Is there a way around this? Yep—grind your own beef. If your ground beef comes from a single chuck or sirloin roast (or a mix of the two, my favorite), there’s a vastly smaller chance of contamination. You must observe proper procedure, making sure your grinder is spotlessly clean and keeping everything cold, of course. Buy your meat from a reputable, high-turnover retailer. There’s no absolute guarantee against contamination, of course, but the risks are much, much lower this way and your can enjoy a juicy, pink-in-the-center burger again.

Organic food tastes better

I am all for eating organic food. It helps the environment, it’s better for the farm workers who aren’t exposed to toxic pesticides, and I would just as soon not eat artificial chemicals with my meal. But, does it taste better? Not necessarily. Being organic or not has no relation to the taste of a food—when it comes to flavor, some organic food is great, most is OK, and some is pretty poor. The same goes for non-organic foods. So, use organic ingredients by all means if you like, but don’t expect it to make your meals taste better.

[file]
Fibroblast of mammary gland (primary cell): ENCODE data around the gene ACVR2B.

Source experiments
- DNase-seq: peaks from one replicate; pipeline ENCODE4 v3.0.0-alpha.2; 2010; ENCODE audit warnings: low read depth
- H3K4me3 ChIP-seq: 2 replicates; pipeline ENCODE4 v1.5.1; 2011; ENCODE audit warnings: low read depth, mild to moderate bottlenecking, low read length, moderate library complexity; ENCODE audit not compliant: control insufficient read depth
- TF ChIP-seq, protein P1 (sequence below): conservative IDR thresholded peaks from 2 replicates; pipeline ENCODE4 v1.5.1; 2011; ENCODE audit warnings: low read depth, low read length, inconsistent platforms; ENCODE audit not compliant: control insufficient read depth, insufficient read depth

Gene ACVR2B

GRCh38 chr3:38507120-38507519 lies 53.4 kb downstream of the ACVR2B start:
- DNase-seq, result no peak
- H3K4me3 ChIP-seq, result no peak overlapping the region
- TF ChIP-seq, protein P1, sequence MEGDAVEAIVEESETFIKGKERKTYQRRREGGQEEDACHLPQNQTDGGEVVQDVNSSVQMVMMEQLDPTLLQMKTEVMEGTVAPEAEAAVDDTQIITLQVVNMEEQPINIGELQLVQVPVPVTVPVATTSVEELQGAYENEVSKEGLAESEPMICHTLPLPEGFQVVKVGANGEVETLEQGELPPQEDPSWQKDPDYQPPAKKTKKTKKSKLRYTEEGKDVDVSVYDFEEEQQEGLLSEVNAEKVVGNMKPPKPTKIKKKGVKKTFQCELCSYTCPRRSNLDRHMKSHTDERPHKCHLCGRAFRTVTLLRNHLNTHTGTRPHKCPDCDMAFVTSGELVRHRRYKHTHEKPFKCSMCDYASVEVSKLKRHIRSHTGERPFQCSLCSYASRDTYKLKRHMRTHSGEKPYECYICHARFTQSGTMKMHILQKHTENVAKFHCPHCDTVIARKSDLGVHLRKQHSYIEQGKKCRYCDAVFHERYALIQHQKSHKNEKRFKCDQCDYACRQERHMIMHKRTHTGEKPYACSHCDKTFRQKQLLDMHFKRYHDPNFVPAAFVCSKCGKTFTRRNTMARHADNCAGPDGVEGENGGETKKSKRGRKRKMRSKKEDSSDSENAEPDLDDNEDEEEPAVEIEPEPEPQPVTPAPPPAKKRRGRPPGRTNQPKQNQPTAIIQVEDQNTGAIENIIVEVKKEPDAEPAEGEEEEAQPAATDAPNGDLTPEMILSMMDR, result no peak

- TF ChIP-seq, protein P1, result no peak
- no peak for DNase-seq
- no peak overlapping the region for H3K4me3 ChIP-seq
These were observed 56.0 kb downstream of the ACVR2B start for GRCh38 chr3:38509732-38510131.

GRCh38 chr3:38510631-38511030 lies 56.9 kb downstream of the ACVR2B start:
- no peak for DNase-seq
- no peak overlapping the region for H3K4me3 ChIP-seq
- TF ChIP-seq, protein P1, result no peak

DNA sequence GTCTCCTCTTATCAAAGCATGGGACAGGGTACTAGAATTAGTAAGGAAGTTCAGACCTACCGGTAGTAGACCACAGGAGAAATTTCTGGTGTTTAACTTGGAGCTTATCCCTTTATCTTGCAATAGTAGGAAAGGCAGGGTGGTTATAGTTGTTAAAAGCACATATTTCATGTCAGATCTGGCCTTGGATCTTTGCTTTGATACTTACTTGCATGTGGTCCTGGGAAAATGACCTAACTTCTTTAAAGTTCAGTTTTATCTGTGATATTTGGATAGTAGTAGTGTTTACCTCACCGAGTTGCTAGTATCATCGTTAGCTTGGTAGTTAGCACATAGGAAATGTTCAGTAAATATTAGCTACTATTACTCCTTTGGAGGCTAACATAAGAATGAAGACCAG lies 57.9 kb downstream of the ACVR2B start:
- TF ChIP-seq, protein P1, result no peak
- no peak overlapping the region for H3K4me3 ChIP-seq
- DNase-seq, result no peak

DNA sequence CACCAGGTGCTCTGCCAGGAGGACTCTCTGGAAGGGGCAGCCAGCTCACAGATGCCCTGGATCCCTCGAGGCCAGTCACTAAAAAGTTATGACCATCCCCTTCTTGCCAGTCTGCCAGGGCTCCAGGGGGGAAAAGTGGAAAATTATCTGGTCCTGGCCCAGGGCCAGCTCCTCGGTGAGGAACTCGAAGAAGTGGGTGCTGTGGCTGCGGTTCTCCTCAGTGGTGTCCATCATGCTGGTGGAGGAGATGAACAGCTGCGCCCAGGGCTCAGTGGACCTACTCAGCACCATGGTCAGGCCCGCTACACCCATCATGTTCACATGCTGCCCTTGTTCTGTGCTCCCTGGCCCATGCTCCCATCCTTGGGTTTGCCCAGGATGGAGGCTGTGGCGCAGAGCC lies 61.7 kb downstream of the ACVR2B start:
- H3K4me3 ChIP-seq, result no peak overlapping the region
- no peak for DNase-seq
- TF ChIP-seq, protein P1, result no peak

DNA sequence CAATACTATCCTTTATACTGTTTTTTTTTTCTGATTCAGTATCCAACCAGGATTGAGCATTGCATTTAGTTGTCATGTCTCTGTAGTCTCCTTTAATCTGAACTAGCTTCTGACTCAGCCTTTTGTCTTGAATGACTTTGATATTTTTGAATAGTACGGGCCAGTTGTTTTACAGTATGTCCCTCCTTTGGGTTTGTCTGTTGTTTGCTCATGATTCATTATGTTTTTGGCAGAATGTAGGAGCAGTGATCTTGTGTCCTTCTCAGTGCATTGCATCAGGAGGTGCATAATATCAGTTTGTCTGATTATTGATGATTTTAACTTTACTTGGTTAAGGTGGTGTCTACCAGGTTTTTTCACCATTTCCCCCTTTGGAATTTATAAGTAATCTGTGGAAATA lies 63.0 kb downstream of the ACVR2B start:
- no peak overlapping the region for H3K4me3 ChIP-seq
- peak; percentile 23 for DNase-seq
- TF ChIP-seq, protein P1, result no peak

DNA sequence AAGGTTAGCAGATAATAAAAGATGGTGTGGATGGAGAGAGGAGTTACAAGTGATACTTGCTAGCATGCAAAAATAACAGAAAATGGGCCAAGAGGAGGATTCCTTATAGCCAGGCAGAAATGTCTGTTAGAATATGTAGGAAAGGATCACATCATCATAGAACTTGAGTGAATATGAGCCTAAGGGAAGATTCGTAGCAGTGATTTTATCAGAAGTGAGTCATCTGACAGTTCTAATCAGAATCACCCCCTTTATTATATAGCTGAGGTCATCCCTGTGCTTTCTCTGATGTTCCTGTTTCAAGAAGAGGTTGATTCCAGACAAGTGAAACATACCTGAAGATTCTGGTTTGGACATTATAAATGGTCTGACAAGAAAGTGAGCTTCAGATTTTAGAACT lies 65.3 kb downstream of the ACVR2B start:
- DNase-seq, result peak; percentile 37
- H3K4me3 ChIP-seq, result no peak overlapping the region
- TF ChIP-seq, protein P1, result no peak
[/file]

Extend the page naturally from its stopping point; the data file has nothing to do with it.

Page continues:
It used to be true, back in the early days of the organic food movement, that organic foods were higher quality. This wasn’t because they were organic, however. Originally, all producers of organic food were small, dedicated farmers who devoted great care to their products and sold only locally, so things were likely to be fresher and tastier. Now, however, the corporate giants have gotten into the field in a big way, and this is no longer the case.